Eugen Ehrlich and Leon Petrażycki: Are Emotions a Viable Criterion to Distinguish Between Law and Morality?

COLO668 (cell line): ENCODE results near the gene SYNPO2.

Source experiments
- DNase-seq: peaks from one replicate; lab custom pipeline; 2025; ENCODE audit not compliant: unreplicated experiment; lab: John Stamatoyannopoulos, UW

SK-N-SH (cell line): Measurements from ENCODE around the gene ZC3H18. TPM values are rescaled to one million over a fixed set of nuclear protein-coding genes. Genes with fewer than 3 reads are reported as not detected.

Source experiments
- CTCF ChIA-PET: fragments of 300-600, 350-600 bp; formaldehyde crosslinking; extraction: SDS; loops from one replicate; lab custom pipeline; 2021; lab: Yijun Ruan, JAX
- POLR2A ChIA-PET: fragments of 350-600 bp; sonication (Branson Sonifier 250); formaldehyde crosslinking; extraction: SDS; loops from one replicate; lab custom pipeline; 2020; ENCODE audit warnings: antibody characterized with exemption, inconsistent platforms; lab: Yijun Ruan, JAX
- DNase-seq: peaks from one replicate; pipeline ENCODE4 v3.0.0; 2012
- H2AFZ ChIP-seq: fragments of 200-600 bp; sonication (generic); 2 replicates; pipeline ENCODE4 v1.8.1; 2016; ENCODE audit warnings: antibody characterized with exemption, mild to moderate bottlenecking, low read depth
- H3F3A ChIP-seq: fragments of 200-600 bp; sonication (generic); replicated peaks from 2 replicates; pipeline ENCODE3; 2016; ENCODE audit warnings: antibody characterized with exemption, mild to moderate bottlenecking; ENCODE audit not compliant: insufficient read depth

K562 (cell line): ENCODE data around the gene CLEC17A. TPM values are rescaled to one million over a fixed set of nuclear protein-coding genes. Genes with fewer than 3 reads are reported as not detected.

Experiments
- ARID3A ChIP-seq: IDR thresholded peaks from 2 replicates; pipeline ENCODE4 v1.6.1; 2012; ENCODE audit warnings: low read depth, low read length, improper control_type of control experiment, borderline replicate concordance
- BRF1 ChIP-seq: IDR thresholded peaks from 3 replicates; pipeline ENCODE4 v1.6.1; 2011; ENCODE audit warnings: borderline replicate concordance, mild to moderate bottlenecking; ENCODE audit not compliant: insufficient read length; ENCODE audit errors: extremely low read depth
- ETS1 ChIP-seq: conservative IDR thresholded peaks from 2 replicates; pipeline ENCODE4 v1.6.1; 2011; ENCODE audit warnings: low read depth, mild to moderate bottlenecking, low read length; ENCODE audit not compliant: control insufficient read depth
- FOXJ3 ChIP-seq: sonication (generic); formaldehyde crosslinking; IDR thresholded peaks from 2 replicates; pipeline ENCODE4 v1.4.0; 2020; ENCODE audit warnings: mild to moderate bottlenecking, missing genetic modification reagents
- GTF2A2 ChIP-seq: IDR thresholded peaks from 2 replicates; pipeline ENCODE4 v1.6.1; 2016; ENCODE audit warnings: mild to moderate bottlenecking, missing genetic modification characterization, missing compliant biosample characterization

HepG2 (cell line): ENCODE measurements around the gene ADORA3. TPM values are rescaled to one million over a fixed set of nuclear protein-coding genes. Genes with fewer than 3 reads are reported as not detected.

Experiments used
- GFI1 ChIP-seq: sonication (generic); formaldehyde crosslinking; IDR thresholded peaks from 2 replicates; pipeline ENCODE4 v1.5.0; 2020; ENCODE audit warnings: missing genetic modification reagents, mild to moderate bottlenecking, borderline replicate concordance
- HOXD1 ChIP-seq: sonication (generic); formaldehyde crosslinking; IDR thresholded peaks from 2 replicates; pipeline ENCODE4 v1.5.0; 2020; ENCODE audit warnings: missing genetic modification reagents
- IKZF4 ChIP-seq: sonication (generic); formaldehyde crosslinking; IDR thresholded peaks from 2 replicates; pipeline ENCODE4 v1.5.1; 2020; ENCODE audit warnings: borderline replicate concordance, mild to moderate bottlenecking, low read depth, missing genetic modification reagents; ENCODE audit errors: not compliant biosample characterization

This paper considers the ways in which Leon Petrażycki and Eugen Ehrlich employed the psychological notion of emotions in defining the law. Both scholars defined the law by referring to special kinds of emotions: bilateral emotions in Petrażycki’s conception and repulsive emotions of experiencing the wrong behavior of other people, according to Ehrlich’s legal sociology. On the basis of a comparison between the theories of Petrażycki and Ehrlich, the author asserts that both theories hinge on similar methodologies and philosophies. This approach has evident affinities with the conception of law developed by Axel Hägerström and other Scandinavian realists. This analysis suggests a parallel in the development of the realist, sociological and psychological approaches to the law in the first decades of the twentieth century, uncovering certain trends in legal scholarship that underpinned this development.